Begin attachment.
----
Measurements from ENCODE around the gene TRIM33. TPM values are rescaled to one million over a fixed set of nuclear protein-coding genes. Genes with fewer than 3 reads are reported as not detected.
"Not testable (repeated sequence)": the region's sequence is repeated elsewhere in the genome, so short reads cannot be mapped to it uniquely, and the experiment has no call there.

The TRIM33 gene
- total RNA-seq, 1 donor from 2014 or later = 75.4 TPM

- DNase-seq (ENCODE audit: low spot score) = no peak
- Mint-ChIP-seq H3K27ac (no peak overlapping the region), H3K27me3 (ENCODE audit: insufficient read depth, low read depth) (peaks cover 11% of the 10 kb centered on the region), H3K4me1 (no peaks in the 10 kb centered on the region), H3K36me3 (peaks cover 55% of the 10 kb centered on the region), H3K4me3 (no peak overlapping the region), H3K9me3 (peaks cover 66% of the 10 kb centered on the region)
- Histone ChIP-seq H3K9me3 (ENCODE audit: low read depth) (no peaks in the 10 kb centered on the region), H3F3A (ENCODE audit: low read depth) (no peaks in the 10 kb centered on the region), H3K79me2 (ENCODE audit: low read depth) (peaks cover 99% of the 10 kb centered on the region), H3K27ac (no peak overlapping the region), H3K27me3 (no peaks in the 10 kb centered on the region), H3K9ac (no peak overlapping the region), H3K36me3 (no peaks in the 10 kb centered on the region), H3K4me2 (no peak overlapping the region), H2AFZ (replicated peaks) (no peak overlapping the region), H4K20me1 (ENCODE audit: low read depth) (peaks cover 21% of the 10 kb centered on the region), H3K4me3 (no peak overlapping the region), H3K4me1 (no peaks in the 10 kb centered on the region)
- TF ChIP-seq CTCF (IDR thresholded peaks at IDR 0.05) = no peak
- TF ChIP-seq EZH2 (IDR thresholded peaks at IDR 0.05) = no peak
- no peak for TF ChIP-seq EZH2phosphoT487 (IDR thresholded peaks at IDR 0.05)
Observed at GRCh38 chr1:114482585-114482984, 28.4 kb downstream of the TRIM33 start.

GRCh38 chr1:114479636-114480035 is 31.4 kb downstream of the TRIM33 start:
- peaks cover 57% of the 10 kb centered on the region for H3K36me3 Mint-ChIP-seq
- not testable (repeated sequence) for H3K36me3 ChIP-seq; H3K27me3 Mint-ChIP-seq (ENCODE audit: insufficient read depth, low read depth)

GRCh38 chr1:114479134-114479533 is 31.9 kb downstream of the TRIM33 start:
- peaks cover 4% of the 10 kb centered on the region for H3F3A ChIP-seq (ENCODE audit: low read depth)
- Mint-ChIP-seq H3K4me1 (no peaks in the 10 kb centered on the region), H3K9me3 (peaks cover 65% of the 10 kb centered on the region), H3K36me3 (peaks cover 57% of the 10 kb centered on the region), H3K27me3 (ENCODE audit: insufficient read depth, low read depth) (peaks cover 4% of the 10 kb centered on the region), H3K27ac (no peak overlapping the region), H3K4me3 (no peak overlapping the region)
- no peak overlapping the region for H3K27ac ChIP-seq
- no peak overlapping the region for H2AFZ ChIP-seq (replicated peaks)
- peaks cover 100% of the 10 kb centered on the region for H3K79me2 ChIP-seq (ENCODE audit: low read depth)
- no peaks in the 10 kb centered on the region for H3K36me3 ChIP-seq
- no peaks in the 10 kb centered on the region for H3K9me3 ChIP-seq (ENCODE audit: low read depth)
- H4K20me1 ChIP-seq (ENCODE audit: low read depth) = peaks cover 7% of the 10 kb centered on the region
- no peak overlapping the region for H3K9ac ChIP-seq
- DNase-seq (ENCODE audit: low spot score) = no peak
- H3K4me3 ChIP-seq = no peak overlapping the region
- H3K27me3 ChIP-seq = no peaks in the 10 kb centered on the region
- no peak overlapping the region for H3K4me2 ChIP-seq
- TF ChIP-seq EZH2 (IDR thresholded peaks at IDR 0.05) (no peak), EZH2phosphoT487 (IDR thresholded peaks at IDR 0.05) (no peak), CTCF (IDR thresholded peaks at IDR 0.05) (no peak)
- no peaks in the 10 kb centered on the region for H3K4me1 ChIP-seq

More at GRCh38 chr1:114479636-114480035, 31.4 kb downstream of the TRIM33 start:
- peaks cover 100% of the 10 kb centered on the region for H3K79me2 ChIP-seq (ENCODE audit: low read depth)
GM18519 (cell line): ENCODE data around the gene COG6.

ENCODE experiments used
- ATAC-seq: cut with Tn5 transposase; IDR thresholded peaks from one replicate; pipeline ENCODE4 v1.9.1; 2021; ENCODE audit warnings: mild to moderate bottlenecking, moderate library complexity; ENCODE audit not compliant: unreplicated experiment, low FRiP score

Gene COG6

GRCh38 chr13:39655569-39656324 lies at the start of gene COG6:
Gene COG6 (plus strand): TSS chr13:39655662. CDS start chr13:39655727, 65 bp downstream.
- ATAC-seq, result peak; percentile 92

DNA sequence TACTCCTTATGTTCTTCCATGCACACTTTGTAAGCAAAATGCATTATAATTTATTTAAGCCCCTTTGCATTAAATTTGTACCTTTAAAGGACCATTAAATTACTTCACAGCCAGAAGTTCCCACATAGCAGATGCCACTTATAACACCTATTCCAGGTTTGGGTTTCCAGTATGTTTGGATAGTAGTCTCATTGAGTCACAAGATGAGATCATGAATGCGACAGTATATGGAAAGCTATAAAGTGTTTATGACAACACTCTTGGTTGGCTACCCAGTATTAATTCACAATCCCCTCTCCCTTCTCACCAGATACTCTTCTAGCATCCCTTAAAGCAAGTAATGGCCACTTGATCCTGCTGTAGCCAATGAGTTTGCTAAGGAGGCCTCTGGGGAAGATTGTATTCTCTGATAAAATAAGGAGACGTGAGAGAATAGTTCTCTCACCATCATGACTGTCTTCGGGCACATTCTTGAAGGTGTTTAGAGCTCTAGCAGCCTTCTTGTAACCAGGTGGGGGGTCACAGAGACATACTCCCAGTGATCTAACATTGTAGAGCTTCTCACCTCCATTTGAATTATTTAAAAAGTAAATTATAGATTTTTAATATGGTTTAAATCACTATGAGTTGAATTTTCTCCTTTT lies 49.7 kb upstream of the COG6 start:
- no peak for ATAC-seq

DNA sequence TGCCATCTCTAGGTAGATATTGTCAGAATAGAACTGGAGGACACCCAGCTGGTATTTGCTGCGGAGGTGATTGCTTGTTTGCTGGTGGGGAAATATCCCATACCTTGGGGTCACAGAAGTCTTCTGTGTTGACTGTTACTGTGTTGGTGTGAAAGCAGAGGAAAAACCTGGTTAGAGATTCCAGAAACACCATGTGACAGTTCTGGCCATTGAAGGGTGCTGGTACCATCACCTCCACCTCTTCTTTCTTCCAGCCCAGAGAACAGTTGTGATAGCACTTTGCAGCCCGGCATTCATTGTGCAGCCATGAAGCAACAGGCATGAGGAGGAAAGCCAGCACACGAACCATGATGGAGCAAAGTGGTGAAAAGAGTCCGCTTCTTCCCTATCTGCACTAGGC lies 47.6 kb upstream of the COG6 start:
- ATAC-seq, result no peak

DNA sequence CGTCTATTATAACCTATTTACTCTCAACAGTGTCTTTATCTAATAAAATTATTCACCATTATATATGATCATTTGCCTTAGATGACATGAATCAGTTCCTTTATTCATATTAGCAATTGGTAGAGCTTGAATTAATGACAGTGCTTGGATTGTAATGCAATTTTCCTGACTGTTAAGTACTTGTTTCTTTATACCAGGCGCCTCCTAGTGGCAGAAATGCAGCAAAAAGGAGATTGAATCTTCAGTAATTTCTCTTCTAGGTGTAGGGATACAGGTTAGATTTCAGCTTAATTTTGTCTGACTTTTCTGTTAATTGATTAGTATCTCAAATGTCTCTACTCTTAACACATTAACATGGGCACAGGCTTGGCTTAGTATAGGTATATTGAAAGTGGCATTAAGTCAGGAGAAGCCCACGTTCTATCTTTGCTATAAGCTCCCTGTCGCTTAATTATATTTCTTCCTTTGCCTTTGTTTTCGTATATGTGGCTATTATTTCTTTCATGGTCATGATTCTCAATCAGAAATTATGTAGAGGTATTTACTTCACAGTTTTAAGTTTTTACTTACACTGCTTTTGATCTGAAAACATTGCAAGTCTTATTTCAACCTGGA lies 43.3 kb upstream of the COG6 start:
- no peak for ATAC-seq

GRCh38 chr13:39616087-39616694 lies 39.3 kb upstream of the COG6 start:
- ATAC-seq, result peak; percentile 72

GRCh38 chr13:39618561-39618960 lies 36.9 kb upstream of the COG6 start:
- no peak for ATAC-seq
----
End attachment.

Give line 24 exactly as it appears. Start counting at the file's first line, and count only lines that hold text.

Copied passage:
- no peak overlapping the region for H3K9ac ChIP-seq